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The U.S. Army Corps of Engineers has asked that construction continue to be halted at part of the Dakota Access Pipeline (DAPL) after a federal court said work could proceed.

According to ABC News, the U.S. Court of Appeals for D.C. ruled on Sunday night that construction work on the $3.7 billion pipeline can resume after denying a request for an injunction to stop construction.

The injunction request was filed by the Standing Rock Sioux Tribe who claim the pipeline could impact water quality and sacred sites in southern North Dakota.

The court agreed to allow construction but said that its ruling was “not the final word” on the matter, ABC News said.

Earlier this year, the Standing Rock Sioux Tribe filed a lawsuit against the U.S. Army Corps of Engineers that claimed the Army Corps violated environmental and historical preservation laws when it approved the project.

Last month, the U.S. Department of Justice, the Department of Interior and the Department of the Army halted construction at a portion of the line on Army Corps of Engineers land bordering or under Lake Oahe.

Lake Oahe straddles the border between North Dakota and South Dakota.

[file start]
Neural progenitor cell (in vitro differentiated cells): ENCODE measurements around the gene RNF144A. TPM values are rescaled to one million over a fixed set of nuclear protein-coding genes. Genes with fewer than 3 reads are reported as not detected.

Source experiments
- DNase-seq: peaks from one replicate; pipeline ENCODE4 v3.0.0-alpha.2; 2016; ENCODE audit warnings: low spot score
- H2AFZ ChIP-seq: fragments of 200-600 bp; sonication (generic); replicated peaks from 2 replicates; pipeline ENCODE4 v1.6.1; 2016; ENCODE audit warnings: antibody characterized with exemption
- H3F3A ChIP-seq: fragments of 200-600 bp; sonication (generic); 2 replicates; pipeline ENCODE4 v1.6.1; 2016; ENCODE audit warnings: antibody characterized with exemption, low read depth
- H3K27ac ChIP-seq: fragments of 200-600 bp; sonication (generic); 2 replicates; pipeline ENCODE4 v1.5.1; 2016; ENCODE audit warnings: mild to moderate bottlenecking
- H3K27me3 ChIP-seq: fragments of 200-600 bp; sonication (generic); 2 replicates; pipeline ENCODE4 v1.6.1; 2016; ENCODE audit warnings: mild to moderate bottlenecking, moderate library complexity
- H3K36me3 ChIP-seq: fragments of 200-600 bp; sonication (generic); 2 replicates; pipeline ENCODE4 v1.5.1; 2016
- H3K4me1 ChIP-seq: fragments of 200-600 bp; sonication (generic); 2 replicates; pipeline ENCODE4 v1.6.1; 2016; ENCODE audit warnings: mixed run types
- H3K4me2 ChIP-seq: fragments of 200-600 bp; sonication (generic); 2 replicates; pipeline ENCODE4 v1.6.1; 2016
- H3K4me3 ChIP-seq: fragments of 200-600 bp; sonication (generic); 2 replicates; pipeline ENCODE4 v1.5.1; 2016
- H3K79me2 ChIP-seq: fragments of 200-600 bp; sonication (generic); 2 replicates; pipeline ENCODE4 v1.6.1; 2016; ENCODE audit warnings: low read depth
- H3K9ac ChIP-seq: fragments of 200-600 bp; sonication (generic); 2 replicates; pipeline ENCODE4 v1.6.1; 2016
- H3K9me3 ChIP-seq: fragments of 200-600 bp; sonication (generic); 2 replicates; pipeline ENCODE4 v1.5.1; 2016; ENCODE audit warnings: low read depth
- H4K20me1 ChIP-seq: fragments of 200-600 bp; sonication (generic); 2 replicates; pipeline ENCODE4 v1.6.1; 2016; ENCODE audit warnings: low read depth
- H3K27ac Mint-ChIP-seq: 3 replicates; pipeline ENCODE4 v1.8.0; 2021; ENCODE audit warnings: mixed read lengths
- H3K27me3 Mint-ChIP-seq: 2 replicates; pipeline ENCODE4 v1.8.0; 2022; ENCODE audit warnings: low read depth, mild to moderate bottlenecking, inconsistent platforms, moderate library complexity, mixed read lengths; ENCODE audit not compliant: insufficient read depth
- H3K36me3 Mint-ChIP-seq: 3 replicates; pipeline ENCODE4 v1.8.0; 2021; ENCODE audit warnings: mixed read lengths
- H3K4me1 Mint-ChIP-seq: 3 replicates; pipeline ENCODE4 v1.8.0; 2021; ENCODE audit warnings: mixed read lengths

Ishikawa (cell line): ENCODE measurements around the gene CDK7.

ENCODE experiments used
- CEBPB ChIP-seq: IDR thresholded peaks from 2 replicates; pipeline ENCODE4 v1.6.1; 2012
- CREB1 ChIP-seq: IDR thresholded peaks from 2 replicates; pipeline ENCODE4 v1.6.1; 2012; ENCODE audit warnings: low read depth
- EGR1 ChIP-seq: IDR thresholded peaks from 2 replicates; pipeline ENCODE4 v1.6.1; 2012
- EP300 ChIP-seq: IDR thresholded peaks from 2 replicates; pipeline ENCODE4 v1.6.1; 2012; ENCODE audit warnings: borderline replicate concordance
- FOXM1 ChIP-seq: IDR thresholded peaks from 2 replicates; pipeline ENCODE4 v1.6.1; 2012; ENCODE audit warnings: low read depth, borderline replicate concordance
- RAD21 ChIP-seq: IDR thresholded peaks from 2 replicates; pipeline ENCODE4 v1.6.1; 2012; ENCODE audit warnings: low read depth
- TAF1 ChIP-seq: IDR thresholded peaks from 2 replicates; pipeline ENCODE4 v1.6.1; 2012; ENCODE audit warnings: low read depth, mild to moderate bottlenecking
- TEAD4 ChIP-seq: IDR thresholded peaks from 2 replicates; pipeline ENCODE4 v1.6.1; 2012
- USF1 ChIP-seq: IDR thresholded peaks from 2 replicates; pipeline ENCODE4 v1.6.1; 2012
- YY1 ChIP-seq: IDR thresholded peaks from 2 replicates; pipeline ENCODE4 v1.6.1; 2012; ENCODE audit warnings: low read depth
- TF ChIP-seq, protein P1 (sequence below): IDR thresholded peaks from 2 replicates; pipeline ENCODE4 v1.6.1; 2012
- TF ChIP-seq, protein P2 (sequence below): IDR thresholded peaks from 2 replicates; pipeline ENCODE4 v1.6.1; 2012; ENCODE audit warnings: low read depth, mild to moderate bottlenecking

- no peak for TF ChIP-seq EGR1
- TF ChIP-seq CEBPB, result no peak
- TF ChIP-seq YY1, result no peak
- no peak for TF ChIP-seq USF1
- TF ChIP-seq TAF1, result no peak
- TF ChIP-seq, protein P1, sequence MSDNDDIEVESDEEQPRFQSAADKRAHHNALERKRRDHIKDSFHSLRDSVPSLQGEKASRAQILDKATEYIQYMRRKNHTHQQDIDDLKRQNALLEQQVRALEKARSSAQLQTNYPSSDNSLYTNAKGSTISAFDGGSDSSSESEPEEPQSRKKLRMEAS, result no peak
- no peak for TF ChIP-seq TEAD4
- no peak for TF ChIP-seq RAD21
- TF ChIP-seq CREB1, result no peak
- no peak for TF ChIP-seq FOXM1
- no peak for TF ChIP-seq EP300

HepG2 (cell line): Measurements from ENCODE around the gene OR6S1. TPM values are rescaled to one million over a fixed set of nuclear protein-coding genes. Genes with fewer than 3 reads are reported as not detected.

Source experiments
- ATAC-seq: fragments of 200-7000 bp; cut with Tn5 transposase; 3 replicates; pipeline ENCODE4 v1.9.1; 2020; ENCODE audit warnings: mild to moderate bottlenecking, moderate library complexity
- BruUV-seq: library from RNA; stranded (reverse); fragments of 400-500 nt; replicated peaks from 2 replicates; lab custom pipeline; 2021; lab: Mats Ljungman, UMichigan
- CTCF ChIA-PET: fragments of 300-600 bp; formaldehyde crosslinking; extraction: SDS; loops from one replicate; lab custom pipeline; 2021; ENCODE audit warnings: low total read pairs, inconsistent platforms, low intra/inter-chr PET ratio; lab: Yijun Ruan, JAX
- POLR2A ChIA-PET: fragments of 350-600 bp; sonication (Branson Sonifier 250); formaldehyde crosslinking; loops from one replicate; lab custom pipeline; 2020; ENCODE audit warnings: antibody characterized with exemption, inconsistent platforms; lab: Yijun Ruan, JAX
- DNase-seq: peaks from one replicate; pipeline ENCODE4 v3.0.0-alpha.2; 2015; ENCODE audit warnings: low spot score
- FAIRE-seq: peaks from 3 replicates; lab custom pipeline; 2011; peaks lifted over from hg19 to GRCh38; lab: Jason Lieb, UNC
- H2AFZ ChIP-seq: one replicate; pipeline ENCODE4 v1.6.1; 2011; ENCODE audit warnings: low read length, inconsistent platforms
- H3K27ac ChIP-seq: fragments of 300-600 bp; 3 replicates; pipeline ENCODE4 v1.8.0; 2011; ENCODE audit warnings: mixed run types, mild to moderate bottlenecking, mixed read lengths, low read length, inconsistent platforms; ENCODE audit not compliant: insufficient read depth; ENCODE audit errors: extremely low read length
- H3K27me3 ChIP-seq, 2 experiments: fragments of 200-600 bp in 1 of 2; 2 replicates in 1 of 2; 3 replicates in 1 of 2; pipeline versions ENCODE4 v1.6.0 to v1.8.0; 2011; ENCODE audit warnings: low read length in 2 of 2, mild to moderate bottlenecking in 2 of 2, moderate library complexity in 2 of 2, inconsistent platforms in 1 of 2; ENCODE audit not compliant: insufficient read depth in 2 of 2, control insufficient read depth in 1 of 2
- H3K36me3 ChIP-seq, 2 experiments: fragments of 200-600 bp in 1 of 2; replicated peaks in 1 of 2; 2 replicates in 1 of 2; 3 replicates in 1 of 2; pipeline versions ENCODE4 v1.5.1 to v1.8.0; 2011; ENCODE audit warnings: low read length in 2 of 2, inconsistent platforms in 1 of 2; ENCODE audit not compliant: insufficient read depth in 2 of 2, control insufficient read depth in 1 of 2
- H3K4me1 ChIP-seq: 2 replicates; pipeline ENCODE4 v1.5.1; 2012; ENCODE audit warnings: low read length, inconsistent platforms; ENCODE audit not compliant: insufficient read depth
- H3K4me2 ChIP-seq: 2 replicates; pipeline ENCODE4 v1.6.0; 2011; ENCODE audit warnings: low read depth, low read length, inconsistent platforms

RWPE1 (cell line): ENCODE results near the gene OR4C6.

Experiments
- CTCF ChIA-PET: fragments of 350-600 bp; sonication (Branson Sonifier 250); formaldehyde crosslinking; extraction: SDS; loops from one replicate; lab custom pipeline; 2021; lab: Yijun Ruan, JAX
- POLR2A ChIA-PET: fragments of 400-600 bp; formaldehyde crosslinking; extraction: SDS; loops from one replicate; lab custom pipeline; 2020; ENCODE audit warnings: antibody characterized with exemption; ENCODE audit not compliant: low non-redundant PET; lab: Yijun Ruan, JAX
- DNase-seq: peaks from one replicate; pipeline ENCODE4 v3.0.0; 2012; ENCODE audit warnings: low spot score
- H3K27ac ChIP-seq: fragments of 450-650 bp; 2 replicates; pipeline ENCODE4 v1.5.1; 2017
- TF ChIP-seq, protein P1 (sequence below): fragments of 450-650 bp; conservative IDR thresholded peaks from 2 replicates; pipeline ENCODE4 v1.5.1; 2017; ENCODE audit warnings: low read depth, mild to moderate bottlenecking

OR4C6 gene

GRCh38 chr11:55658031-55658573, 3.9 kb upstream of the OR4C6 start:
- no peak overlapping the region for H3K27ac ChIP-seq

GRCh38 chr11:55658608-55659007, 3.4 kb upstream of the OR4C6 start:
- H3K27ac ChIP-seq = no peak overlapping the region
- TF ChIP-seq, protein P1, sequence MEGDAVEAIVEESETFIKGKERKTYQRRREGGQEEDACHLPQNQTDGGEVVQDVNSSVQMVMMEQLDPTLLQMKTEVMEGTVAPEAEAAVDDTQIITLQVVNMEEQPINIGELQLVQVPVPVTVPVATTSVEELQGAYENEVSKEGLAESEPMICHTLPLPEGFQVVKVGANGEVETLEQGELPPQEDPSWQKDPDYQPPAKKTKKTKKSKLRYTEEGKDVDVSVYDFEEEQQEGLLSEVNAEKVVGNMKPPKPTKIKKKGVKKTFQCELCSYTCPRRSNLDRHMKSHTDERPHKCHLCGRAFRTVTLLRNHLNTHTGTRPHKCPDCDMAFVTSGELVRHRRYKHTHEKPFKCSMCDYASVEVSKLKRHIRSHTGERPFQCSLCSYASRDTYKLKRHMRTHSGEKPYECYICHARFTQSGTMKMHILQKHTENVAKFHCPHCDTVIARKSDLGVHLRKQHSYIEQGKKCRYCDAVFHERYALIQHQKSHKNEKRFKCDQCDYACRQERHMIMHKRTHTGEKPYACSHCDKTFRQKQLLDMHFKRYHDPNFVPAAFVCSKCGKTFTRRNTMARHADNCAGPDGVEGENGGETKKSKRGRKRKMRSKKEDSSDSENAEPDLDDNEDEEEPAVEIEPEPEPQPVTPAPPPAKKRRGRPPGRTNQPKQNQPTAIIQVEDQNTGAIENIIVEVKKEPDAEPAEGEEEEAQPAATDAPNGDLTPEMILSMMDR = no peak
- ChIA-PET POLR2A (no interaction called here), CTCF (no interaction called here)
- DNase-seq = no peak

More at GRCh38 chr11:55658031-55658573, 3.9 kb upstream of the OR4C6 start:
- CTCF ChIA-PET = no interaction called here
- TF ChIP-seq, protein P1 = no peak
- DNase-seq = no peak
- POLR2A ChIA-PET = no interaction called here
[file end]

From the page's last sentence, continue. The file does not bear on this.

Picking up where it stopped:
The Army Corps said that construction would be paused until it could “determine whether it will need to reconsider any of its previous decisions regarding the Lake Oahe site under the National Environmental Policy Act or other federal laws.”

The federal agencies also requested that DAPL owner Energy Transfer pause all construction activity within 20 miles east or west of Lake Oahe.

Despite Sunday’s ruling, the federal agencies said they are not ready to allow construction work to restart at the Lake Oahe site.

In a joint statement released on Monday, the agencies said “the Army will not authorize constructing the Dakota Access Pipeline on Corps land bordering or under Lake Oahe” until it concludes its ongoing review.

The agencies said they hope to complete the review “soon” and reiterated their request that Energy Transfer voluntarily pause all construction activity within 20 miles east or west of Lake Oahe.

Energy Transfer has not commented on the ruling or the joint statement.

According to memo from Energy Transfer CEO Kelcy Warren, construction on about 60 percent of the pipeline had been completed as of early September.

The 470,000 barrel per day pipeline is currently expected to be online in late 2016.